‘disappointing’ NSW Budget holds back on funding for Walama court, First Nations

New South Wales Bar Association

The 2020-21 NSW Budget is regrettably yet another missed opportunity to invest in critical aspects of justice for First Nations Peoples and address the systemic over-representation of First Nations Peoples in custody, the New South Wales Bar Association said today.

“The NSW Treasurer described the 2020-21 Budget as a Budget that ‘holds nothing back’ and looks ‘with hope to the opportunities that lie ahead’[1],” President Michael McHugh SC said today.

“However, it is disappointing that this characterisation does not extend to key funding or social justice initiatives for First Nations Peoples in this State. While the Association acknowledges the exigencies of a COVID-19 Budget, there is no fiscal excuse for declining to adequately fund proposed remedies to overrepresentation of First Nations Peoples in custody or Closing the Gap initiatives, to afford First Nations Peoples hope and opportunity for their communities’ futures,” Mr McHugh said.

“If now is not the time to invest in justice for our First Nations Peoples, when is? First Nations communities deserve more than excuses and inquiries.

“Despite repeated advocacy over a number of years, there is no money in the Budget for the Walama Court. It defies explanation that the Walama Court proposal has missed out on funding for another year, when it has the support of the Australian Law Reform Commission, the Ice Inquiry and has been described by the Department’s own Secretary as an ‘excellent proposal’. And no explanation for the omission is offered.

“The Walama Court would be a large step towards addressing the devastating social impact that incarceration has on First Nations families and communities. It would save NSW taxpayers money, as reduced recidivism rates would mean people would no longer cycle through the criminal justice system. Each year, $216.6 million is spent by NSW taxpayers on the imprisonment of Aboriginal and Torres Strait Islander offenders,” said Mr McHugh.

“Establishing a specific Indigenous sentencing court will address some of the key underlying issues that give rise to repeat offending, and reduce the disproportionate rate of Indigenous incarceration.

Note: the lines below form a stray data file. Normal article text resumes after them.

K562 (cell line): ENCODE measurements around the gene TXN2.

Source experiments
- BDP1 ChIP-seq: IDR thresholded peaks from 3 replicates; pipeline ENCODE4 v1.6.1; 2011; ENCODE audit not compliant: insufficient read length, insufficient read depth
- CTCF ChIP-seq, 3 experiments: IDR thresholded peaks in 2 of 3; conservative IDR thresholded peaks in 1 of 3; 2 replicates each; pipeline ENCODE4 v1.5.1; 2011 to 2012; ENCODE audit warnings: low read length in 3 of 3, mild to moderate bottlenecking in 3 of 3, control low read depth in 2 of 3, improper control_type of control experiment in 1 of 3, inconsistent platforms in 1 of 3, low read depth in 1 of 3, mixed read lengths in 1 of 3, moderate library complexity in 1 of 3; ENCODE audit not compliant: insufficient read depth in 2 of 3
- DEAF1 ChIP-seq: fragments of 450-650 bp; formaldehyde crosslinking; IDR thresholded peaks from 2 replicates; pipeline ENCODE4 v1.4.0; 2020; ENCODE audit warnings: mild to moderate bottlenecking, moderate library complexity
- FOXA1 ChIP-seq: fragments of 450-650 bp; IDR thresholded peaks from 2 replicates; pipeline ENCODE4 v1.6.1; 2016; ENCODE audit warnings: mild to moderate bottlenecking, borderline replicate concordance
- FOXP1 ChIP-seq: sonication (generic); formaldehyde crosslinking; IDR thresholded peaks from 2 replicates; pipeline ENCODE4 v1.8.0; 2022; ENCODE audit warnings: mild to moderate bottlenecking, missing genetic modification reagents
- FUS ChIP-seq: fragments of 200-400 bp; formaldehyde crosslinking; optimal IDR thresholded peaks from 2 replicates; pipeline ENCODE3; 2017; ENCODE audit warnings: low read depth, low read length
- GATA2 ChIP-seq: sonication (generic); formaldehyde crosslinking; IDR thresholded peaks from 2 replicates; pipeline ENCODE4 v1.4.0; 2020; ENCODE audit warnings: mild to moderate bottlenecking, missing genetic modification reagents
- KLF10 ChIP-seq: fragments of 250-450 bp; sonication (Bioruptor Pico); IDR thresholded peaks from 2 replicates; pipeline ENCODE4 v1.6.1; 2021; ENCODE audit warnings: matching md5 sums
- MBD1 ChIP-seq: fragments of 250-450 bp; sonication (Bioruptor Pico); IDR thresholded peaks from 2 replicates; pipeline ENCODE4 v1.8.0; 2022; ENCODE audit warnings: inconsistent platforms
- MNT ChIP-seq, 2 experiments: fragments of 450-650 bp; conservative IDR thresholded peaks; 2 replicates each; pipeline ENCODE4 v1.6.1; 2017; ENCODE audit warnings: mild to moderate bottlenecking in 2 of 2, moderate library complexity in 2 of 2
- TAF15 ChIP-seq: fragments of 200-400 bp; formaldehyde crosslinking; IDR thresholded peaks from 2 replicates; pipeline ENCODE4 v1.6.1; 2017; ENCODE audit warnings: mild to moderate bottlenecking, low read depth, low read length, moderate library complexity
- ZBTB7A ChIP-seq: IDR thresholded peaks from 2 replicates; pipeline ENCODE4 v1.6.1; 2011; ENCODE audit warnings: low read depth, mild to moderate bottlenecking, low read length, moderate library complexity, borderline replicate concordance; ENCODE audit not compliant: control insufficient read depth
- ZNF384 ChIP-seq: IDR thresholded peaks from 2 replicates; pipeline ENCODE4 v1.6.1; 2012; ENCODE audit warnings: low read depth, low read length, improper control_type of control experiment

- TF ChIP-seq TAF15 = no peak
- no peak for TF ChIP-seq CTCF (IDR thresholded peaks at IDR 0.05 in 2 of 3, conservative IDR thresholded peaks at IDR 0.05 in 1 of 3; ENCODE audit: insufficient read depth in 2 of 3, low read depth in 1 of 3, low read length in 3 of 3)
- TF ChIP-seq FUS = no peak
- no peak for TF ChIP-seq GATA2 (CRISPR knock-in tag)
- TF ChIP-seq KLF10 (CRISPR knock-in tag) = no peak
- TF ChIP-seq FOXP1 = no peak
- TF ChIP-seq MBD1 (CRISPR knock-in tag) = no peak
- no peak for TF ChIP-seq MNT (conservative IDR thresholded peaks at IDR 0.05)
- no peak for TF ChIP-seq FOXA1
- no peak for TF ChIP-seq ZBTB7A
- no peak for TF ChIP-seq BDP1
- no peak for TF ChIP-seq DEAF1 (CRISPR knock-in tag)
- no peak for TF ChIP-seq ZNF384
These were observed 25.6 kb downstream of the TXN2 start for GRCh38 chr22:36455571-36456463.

“Further, there is no evidence in the Budget of any meaningful commitment from the NSW Government to meet the Closing the Gap Targets. While $5 million per year for four years has been earmarked, it is unclear how this money will be spent or divided across the 16 Closing the Gap Targets. Even if the funding is divided equally across the Targets, that represents just $312,000 per Target per year. This funding falls well short of what would be required to drive meaningful change,” Mr McHugh said.

The Association acknowledges funding in the Budget for court infrastructure and $11.6 million in 2020-21 to reform fee structures of private practitioners engaged with Legal Aid, but calls for these critical services to be properly resourced over the forward estimates.

“It goes without saying that any funding of the Court system and Legal Aid is very welcome,” said Mr McHugh.

“However, one-off funding injections are no substitute for properly resourcing the Court system and Legal Aid sector as essential services on a sustained and ongoing basis. Legal Aid NSW warned in 2019 that an increase of $236.8 million was desperately needed for the chronically underfunded legal aid system. This Budget falls well short of delivering that funding, to the detriment of vulnerable people in need of its services,” Mr McHugh said.

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